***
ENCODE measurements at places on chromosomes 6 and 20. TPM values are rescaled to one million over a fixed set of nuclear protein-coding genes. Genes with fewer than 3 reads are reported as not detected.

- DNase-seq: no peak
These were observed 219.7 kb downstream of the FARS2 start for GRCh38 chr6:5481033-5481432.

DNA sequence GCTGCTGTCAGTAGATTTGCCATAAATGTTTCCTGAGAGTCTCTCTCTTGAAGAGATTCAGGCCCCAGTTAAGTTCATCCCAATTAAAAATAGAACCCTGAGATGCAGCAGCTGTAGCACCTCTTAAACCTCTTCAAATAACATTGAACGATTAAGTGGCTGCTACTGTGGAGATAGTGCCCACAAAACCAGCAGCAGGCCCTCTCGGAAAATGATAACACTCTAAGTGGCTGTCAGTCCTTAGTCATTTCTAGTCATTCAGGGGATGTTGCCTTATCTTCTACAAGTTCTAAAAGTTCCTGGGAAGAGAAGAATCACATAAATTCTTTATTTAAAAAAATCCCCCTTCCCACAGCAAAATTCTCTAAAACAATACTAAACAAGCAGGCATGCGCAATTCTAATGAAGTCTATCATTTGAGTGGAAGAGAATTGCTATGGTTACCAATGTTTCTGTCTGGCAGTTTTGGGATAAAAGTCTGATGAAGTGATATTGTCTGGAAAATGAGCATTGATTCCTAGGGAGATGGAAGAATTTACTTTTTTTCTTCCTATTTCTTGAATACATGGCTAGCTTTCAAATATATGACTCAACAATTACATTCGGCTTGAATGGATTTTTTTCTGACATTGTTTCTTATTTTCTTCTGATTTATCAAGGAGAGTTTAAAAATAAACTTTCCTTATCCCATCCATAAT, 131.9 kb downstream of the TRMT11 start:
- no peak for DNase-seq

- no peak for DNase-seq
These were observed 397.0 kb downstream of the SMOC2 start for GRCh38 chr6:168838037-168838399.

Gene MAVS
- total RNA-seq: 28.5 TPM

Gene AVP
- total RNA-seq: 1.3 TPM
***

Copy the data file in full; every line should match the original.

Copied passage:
ENCODE measurements at places on chromosomes 6 and 20. TPM values are rescaled to one million over a fixed set of nuclear protein-coding genes. Genes with fewer than 3 reads are reported as not detected.

- DNase-seq: no peak
These were observed 219.7 kb downstream of the FARS2 start for GRCh38 chr6:5481033-5481432.

DNA sequence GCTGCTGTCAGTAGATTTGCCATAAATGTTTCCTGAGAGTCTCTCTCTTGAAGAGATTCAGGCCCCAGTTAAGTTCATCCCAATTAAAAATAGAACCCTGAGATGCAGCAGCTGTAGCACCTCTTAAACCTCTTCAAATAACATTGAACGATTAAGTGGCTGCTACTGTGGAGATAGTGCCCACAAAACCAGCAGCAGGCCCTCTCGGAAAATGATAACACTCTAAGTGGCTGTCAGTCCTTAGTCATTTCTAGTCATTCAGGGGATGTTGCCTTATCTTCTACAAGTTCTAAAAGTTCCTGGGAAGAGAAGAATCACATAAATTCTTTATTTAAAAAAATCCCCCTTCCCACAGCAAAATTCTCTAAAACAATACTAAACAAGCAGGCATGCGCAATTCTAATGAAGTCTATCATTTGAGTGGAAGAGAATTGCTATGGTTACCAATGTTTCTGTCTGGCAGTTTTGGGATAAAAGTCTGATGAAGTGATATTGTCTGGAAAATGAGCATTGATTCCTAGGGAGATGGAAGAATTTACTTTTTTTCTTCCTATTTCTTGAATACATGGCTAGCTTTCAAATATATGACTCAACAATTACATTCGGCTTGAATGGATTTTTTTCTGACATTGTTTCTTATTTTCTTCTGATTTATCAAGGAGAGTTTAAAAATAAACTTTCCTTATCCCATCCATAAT, 131.9 kb downstream of the TRMT11 start:
- no peak for DNase-seq

- no peak for DNase-seq
These were observed 397.0 kb downstream of the SMOC2 start for GRCh38 chr6:168838037-168838399.

Gene MAVS
- total RNA-seq: 28.5 TPM

Gene AVP
- total RNA-seq: 1.3 TPM